This is an excerpt from a paper I wrote for Dr. Puckett at SBTS for his class, John Calvin and the Reformed Tradition. I will continue to post my paper in installments over the course of the next week. 

Theology is forged in the context of life.  John Calvin is no exception to this rule.  The Genevan reformer believed his calling was to serve the church through writing.  He unquestionably fulfilled this purpose, but did so through the pains of an active public ministry.  Though much of Calvin’s interpretive method was determined by his humanist and theological training, it was his pastoral experience and polemical nature which greatly influenced his hermeneutic. In 1559, just five years before his death, John Calvin wrote, “[T]here is no one who is assailed, bitten, and wounded by more false accusations than I.”[1]While this forthright candor was meant to be a commentary on his lifetime, these words proved to be prophetic.[2]  Calvin received a myriad of dissenting titles, both in his lifetime and posthumously: “Dictator of Geneva”, “Pope of Protestantism”, and “Murderer,” to name a few.  Twice Calvin was compelled by a curse to take a pastorate.  He was exiled from his home.  Geneva, the city that first received him as pastor, expelled him.  Certainly, a man shrouded in this much controversy must have preached a bold message.  John Piper aptly said, “[Calvin] has never left people indifferent—either you follow him or you turn against his teaching.”[3]

A quote often attributed to Winston Churchill states, “You have enemies? Good. That means you've stood up for something, sometime in your life.”  If this quip is true then one can assume that, at least at some point in his lifetime, John Calvin stood up for something.  What he stood for, however, was not a something but a someone.  Calvin’s monomaniacal aim was that all would truly see Christ, not the Christ depicted in traditions or Christ the slave master, but the Christ of Scripture.  For Calvin, anything less than the Christ of Scripture was not Christ at all: "Whoever wishes to have the half of Christ, loses the whole."[4] Calvin emphasized that the whole of Christ is not found in the annals of church history, but wholly engrained in God’s disclosure of Himself: the Bible.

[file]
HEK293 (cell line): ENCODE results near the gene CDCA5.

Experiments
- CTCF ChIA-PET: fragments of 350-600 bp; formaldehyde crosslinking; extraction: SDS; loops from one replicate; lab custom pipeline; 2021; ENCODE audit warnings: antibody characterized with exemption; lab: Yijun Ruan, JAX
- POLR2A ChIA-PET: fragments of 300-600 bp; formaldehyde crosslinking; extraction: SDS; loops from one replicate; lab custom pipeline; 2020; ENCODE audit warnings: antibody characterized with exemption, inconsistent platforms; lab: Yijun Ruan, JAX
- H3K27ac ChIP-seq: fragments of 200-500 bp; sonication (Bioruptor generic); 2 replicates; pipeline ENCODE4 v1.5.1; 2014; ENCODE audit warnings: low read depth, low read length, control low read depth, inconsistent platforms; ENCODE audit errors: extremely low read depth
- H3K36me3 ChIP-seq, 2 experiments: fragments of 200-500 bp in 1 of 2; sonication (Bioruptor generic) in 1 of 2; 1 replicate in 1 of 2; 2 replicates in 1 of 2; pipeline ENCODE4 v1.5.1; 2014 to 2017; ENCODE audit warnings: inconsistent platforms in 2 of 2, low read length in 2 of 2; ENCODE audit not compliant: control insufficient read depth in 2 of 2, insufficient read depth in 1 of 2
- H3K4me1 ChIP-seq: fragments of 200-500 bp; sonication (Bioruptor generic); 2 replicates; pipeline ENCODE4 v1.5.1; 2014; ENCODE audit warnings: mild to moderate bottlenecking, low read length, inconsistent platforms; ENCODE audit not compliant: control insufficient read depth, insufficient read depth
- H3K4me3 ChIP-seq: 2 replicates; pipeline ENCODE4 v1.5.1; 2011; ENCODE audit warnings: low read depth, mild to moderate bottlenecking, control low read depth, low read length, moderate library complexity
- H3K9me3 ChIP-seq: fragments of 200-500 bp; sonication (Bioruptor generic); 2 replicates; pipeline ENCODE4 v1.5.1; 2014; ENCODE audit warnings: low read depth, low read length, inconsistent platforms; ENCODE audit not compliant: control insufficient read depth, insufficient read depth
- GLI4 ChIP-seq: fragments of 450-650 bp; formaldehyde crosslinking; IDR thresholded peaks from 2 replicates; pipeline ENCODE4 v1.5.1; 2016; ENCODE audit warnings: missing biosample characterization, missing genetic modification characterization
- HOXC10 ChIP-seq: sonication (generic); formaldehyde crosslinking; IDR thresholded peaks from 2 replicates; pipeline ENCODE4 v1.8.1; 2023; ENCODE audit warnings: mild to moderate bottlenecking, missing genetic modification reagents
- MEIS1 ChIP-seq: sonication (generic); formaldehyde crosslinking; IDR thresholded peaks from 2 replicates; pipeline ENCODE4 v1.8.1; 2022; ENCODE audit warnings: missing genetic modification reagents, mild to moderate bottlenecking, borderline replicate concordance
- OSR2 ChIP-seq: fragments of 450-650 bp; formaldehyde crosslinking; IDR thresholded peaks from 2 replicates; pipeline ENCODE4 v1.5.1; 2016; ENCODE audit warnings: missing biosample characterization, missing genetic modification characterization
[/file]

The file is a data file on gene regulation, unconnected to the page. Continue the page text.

Calvin acknowledges that even without the assistance of Scripture one can still learn a great deal about God in His created work, what he called this “glorious theater.”[5] But the knowledge gained therein is lacking.  He taught that God, through natural revelation, gives man enough light to see his own filthiness.  In seeing his filthiness, man understands his need for God. But nature cannot show man how to be made right with God.  For this reason, Calvin relegates nature to a "mute teacher."[6] Nature is meant to be a sign that proclaims God's character, order, greatness, and beauty to man.  This knowledge, however, is not salvific.  Instead it stands to accuse anyone who attempts a plea of ignorance.[7] After coming to a knowledge of God as Creator, a person needs to know Him as Redeemer.  Calvin rightly shows that this redemptive knowledge cannot be attained without the tutelage of Scripture.[8]